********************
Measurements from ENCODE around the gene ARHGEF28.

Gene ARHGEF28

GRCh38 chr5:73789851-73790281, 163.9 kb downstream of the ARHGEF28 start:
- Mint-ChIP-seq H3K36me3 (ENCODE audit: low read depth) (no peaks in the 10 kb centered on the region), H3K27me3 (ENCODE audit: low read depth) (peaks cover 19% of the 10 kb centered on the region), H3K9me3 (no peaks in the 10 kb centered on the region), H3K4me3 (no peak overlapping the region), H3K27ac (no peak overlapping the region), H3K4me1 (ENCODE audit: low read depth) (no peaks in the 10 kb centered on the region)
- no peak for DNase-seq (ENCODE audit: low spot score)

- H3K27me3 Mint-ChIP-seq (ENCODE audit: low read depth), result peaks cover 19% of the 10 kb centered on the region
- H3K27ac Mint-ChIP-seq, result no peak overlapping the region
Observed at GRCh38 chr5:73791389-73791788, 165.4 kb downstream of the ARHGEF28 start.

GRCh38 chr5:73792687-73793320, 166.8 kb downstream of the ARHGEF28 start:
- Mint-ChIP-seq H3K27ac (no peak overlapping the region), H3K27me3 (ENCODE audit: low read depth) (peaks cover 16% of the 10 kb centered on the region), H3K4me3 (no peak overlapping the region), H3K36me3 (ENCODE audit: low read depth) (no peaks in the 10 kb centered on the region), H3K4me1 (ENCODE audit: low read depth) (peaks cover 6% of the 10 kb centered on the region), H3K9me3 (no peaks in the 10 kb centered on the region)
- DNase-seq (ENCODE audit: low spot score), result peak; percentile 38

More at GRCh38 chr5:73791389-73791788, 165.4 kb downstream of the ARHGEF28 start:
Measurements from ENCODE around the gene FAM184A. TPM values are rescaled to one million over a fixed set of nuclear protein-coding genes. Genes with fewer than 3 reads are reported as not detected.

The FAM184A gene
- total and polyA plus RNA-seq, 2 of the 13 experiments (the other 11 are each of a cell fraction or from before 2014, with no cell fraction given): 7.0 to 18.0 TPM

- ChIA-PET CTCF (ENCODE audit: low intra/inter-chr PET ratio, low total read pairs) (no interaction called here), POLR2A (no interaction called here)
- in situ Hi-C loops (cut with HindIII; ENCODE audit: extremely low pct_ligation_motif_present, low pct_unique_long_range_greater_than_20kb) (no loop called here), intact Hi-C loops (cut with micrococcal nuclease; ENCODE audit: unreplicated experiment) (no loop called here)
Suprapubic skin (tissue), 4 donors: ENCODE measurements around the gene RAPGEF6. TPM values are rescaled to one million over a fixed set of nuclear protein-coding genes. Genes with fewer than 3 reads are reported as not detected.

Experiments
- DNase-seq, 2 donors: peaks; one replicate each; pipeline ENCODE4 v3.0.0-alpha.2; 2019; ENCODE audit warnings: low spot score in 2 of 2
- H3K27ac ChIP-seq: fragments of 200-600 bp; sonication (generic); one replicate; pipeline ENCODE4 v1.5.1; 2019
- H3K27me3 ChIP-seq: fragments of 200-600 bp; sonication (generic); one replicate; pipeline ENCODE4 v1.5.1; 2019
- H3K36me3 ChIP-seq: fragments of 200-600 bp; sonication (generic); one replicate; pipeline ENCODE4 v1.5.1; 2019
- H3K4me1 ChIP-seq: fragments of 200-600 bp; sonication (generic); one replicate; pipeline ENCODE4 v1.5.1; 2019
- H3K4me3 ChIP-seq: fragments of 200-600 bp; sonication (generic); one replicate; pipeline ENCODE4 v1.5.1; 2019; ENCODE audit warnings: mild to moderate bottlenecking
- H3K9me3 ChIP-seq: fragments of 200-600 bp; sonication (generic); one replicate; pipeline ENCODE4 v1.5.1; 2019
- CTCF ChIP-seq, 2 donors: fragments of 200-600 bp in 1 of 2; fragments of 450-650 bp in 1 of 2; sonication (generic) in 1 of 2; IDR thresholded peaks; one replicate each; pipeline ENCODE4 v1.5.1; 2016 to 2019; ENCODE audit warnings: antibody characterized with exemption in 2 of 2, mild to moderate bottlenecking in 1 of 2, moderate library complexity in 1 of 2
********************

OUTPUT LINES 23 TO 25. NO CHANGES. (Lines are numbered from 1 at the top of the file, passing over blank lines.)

- H3K36me3 ChIP-seq: fragments of 200-600 bp; sonication (generic); one replicate; pipeline ENCODE4 v1.5.1; 2019
- H3K4me1 ChIP-seq: fragments of 200-600 bp; sonication (generic); one replicate; pipeline ENCODE4 v1.5.1; 2019
- H3K4me3 ChIP-seq: fragments of 200-600 bp; sonication (generic); one replicate; pipeline ENCODE4 v1.5.1; 2019; ENCODE audit warnings: mild to moderate bottlenecking